Character Training and Books

Character training is something that continues all of our lives. Every situation and circumstance we encounter builds, tears down, repairs the character of our person. Children are even more susceptible to this process, I think; they are more fragile and yet more resilient. It’s important to give them worthwhile examples as best we can. There is perhaps no better substitute than having a role model in the flesh, but I think that having books with characters that exhibit good traits is wonderful as well.

I won’t even try to pretend my character is flawless. I have points I struggle with daily. However, my experiences with virtuous characters in books has helped in ways that my introverted self prevented me from learning from others in the real world. Also, with my own kids, I can see how books have helped shape what they understand about good character traits. Some they try very hard to emulate; others I wish they would.

Slimbook by lacybekah, on Pix-O-Sphere
The first book I might recommend to use in character training is the Bible. There are many curricula available for character development on the market. Some are very well done; others not so much. I’ll leave that to you to decide if they are good or not to use in your home. But I’m not going to actually suggest books for character training. This world is made up of very diverse cultures and beliefs. We cannot possibly experience them all, and especially not {all} in real life. Nor would I hope that we would!

By using books, fiction or nonfiction, we are able to present and discuss a situation before actually being in that situation. There are many situations that I’ve read about that I have never encountered myself; reading about it helps us all by giving an outside perspective. Sometimes we experience a situation in a book so well, and understand the strengths and weaknesses of the character who went through it, we can take it for ourselves. Doing what is right, in any circumstance, would be a treasure we find and keep.

A worthy idea is like a room in a beautiful home. It becomes a place all our own where we can store the treasures we want to keep. Information is just stuff. Christine, Charlotte Mason Basics: Living Books

While discussing these situations and issues that we may {or may not} confront in our real lives, we can see that there really isn’t “do this/don’t do this” in the books. But isn’t that the way it is in life? There are absolutes, yes. But there also times when one “right” is the “wrong”. Reading good books helps us get a feel for what we would or wouldn’t do in that case.

good books by sisterlisa, on Pix-O-Sphere

There isn’t really a substitute for a real life role model but sometimes really good ones can be found in books. Here are some ways to find books that will help instill good character traits in children:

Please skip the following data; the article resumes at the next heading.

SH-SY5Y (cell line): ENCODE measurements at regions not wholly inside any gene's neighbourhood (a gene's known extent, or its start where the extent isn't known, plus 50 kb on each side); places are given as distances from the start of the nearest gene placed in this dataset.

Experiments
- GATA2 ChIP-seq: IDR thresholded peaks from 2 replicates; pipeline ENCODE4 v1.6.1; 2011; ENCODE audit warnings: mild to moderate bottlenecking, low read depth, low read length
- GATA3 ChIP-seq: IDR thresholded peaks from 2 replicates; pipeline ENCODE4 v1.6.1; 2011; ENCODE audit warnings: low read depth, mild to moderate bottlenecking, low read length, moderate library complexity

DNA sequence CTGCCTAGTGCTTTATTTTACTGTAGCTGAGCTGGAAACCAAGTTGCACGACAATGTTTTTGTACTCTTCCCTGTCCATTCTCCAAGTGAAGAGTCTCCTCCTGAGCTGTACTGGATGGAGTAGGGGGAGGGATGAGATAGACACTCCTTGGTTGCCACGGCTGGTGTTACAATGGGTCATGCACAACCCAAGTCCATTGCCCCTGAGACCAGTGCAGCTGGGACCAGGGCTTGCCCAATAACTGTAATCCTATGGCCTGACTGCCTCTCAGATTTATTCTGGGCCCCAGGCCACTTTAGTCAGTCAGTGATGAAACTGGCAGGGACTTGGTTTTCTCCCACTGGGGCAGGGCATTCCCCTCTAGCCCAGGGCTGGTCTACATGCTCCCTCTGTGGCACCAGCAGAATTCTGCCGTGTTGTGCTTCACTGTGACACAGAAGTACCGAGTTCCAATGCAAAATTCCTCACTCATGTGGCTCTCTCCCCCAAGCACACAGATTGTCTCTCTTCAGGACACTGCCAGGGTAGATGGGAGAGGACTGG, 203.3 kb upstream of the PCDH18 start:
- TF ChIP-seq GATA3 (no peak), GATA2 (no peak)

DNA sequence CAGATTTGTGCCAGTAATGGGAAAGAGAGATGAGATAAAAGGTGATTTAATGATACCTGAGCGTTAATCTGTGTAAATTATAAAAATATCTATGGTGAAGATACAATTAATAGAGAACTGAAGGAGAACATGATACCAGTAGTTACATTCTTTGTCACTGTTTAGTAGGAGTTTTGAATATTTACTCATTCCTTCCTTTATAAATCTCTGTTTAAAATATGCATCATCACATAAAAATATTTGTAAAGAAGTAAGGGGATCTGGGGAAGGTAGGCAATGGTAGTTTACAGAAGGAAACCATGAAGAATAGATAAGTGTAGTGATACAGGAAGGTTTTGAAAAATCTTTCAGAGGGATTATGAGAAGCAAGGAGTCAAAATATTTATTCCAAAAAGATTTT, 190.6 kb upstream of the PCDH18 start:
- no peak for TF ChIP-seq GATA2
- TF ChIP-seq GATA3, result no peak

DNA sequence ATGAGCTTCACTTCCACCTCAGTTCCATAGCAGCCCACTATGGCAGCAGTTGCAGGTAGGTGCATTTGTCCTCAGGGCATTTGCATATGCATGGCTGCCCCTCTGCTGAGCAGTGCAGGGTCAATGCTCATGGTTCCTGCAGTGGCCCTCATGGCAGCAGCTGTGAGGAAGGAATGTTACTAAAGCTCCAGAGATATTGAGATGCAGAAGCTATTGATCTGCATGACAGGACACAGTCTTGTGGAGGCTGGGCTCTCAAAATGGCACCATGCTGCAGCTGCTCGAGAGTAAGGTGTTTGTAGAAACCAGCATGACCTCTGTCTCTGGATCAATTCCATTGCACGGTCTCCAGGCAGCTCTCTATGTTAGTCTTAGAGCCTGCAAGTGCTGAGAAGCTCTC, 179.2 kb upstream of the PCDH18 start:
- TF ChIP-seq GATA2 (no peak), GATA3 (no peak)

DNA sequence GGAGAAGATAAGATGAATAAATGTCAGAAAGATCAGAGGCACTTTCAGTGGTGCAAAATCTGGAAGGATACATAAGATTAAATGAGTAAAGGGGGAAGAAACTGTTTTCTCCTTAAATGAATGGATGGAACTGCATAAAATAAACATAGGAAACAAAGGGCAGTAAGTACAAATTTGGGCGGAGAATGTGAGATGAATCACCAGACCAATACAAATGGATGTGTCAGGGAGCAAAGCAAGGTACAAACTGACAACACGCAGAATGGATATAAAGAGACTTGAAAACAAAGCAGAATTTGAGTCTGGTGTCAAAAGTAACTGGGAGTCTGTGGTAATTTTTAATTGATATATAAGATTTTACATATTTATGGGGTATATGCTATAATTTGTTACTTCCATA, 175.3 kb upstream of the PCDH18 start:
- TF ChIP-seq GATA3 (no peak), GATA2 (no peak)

1. Think of books you yourself have read that were influential in your life. Did the books have role models you would like your children to emulate? Introduce these to your children.
  2. Ask individuals with admirable character qualities for book recommendations. Of course I am not suggesting taking their list and handing it over to your child. Pre-reading is always a good idea.
  3. Search out books that have situations that you know your child will encounter. Pre-read these and then, if they are suitable, read along with your child.

Of course our example will likely be more influential to our children’s character than any book could be, but sometimes a good book goes a long way in this respect.

What are some books you would recommend to help solidify a good character?

North Laurel (2 Posts)

Blossom- "North Laurel" to the online world- lives in Ohio with her husband and two teens, homeschooling the Charlotte Mason way with Ambleside Online. She is graciously allowed to be a moderator for the Ambleside Online Forum. North Laurel loves to read, be on the computer, and learn. You can read her blogging about homeschooling, book reviews and life in general at North Laurel Home & School.


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Stuck in the Middle {Ages}

Well, I wouldn’t say stuck, exactly, but we are smack in the middle of our year-long study of the Middle Ages!

I thought this would be a great time to share some of our favorite books and projects covering this time period. For more information on our quasi-subjectless approach, take a look at September’s post, School Without Subjects.

We started with Beowulf in early September and are about to launch headlong into The Magna Charta this month. We’ll linger over this for a few weeks as it’s a great time to pause and discuss the importance of this early document.

Along the way we’ve made a crossbow and a catapult, and attended two homeschool classes at a local science museum on castles and medieval siege machines (I love it when synergy happens).

Following are our favorite images, videos, and a list of the books we’ve loved so far.

Here is my youngest’s attempt at a crossbow:

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Here is the video he used to make it: How to Make a Paper Crossbow (Some younger children may require supervision).